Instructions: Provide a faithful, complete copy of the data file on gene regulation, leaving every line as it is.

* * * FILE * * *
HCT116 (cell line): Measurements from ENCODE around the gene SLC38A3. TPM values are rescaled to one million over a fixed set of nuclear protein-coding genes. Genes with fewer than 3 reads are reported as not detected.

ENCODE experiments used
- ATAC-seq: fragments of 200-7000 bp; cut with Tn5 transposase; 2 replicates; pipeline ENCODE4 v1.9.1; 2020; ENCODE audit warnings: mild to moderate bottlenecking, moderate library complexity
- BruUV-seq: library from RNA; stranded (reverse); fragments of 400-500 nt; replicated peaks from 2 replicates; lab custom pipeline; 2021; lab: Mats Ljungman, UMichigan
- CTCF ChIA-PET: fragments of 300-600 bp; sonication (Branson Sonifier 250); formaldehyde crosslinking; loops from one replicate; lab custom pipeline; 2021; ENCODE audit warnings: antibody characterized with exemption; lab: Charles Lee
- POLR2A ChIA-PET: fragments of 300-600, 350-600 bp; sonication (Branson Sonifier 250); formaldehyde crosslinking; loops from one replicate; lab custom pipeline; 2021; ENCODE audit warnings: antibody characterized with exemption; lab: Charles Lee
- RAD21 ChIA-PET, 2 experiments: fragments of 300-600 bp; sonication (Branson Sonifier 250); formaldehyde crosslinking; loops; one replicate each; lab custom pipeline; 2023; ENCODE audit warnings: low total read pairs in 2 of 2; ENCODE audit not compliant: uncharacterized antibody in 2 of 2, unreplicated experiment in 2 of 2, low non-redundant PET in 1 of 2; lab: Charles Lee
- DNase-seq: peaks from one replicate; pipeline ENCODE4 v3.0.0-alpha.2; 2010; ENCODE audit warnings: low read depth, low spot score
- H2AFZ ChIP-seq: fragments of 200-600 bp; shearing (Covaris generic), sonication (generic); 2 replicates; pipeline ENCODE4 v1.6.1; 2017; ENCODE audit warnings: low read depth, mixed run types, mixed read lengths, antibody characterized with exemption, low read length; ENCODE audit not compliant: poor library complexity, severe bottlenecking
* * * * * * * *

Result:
HCT116 (cell line): Measurements from ENCODE around the gene SLC38A3. TPM values are rescaled to one million over a fixed set of nuclear protein-coding genes. Genes with fewer than 3 reads are reported as not detected.

ENCODE experiments used
- ATAC-seq: fragments of 200-7000 bp; cut with Tn5 transposase; 2 replicates; pipeline ENCODE4 v1.9.1; 2020; ENCODE audit warnings: mild to moderate bottlenecking, moderate library complexity
- BruUV-seq: library from RNA; stranded (reverse); fragments of 400-500 nt; replicated peaks from 2 replicates; lab custom pipeline; 2021; lab: Mats Ljungman, UMichigan
- CTCF ChIA-PET: fragments of 300-600 bp; sonication (Branson Sonifier 250); formaldehyde crosslinking; loops from one replicate; lab custom pipeline; 2021; ENCODE audit warnings: antibody characterized with exemption; lab: Charles Lee
- POLR2A ChIA-PET: fragments of 300-600, 350-600 bp; sonication (Branson Sonifier 250); formaldehyde crosslinking; loops from one replicate; lab custom pipeline; 2021; ENCODE audit warnings: antibody characterized with exemption; lab: Charles Lee
- RAD21 ChIA-PET, 2 experiments: fragments of 300-600 bp; sonication (Branson Sonifier 250); formaldehyde crosslinking; loops; one replicate each; lab custom pipeline; 2023; ENCODE audit warnings: low total read pairs in 2 of 2; ENCODE audit not compliant: uncharacterized antibody in 2 of 2, unreplicated experiment in 2 of 2, low non-redundant PET in 1 of 2; lab: Charles Lee
- DNase-seq: peaks from one replicate; pipeline ENCODE4 v3.0.0-alpha.2; 2010; ENCODE audit warnings: low read depth, low spot score
- H2AFZ ChIP-seq: fragments of 200-600 bp; shearing (Covaris generic), sonication (generic); 2 replicates; pipeline ENCODE4 v1.6.1; 2017; ENCODE audit warnings: low read depth, mixed run types, mixed read lengths, antibody characterized with exemption, low read length; ENCODE audit not compliant: poor library complexity, severe bottlenecking